Pubdate: Thu, 28 Jan 2016
Source: Boulder Weekly (CO)
Column: Weed Between the Lines
Copyright: 2016 Boulder Weekly
Author: Sarah Haas


No matter how you feel about the legalization of marijuana in 
Colorado, medically or recreationally, the legal change in status 
effectively enhanced the freedoms of adults in Colorado. It allowed 
individuals a choice where before they had none, at least within a 
lawful context.

The conversation about whether or not that freedom should be extended 
nationally is largely an abstract and subjective consideration of 
right and wrong. But the question for states like Colorado is how 
that freedom is best managed amid all the practical considerations.

Discussions of these policy changes usually cite the health risks 
that users would face, the influence legal weed would have on youths 
or the revenues and costs the state might gain or incur. And, now 
that Colorado and other states have actual experience with 
legalization, there is a lot of new data available to better 
understand these effects.

Lately, policy makers and stakeholders from other states have been 
visiting Colorado to learn about that data as an output of the 
state's regulatory framework, studying the culture it is molding as 
they consider how they might implement legalization back home. While 
the state is still in the thick of moral and ethical questions 
itself, there is something Colorado can learn from other states still 
nascent in the process, too.

In that spirit, I talked with Brian Laslow (a pen name), a security 
consultant with more than 25 years of experience and widely regarded 
as an expert in his field. Laslow recently wrote his first novel, The 
Marijuana Project.

Heavily based in his experience advising a New Jersey medical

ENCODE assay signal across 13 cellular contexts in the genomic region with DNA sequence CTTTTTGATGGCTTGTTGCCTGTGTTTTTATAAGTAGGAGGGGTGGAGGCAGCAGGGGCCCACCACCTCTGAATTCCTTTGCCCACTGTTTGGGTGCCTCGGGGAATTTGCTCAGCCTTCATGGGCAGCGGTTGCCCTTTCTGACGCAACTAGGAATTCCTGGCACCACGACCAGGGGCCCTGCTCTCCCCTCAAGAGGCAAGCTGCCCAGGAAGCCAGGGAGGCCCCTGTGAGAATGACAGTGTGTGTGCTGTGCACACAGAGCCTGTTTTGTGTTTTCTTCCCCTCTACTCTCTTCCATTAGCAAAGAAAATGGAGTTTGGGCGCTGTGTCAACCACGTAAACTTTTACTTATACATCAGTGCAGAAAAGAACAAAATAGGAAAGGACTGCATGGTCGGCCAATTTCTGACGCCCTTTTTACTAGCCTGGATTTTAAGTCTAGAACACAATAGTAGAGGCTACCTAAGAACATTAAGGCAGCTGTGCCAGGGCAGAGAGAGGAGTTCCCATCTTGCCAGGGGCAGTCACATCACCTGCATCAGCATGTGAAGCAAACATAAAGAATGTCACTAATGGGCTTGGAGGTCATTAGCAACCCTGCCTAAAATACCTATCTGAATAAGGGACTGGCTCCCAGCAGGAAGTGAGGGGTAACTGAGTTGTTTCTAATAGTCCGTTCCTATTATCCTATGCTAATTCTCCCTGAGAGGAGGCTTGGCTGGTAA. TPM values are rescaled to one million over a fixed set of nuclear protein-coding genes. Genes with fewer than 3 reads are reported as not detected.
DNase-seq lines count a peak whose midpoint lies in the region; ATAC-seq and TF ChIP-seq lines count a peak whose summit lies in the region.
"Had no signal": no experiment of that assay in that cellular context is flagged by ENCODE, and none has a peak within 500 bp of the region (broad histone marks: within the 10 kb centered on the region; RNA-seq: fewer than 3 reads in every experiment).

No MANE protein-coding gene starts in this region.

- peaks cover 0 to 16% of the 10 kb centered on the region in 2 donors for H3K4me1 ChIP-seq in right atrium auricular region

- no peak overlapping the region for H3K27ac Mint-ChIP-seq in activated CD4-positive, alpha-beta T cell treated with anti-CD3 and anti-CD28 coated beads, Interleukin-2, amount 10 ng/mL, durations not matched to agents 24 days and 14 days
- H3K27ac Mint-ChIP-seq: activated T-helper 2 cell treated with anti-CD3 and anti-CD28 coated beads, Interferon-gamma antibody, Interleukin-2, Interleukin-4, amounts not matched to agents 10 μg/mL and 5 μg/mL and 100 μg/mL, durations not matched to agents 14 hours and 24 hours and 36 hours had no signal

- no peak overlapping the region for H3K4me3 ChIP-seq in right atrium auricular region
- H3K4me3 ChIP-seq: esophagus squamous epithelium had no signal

marijuana production facility as the state's industry went above 
ground in 2010, the book is a suspense novel, one that would keep 
most fiction readers turning the pages, but it is also a thoughtful 
and open exploration of the ethical ramifications of legalization.

The opportunity to work with New Jersey's emerging industry caused 
Laslow to question, for the first time in his career, whether or not 
he believed in a client's mission. And, if he questioned his client, 
Laslow wondered, would he be able to do his job?

The duty and predominant ethic of a security professional is to keep 
assets safe - people, property and society at large - and so the 
security consultant emerges as a sort of embodiment for society's concerns.

Popularly, safety is claimed as a reason for or against regulatory 
decisions in legalized marijuana industries. Whether it's labeling, 
zoning or marketing, it is all intended to keep marijuana out of the 
wrong hands. But knowing what to keep safe is only one side of the 
equation, as Laslow learned first hand how difficult is is to 
determine the threats.

"Am I fighting against just some punks who want to jump the fence?" 
Laslow says. "Am I fighting against some real armed force that wants 
to steal a million dollars worth of anything? Am I fighting against a 
protest group - on either end - protesting that we aren't giving it 
to enough people or saying that they want to burn it to the ground?"

To gain insight, Laslow frequently consults with Colorado security 
companies, but finds it difficult to get straight answers about how 
legalization affects law enforcement, crime and dangerous ingestion 
because, according to Laslow, different ends of the spectrum cite 
different data and interpretations.

Ultimately, the lack of conclusive information leads Laslow to think 
it's to soon to expand legal marijuana. How can a decision be made 
about something that society knows so little about?

In Colorado, though, the decision is already made. As the state 
learns more about marijuana - its effects on health, society and 
culture - it is able to refine its understanding of the threats and 
build a framework that safely accommodates the range of moral positions.
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MAP posted-by: Jay Bergstrom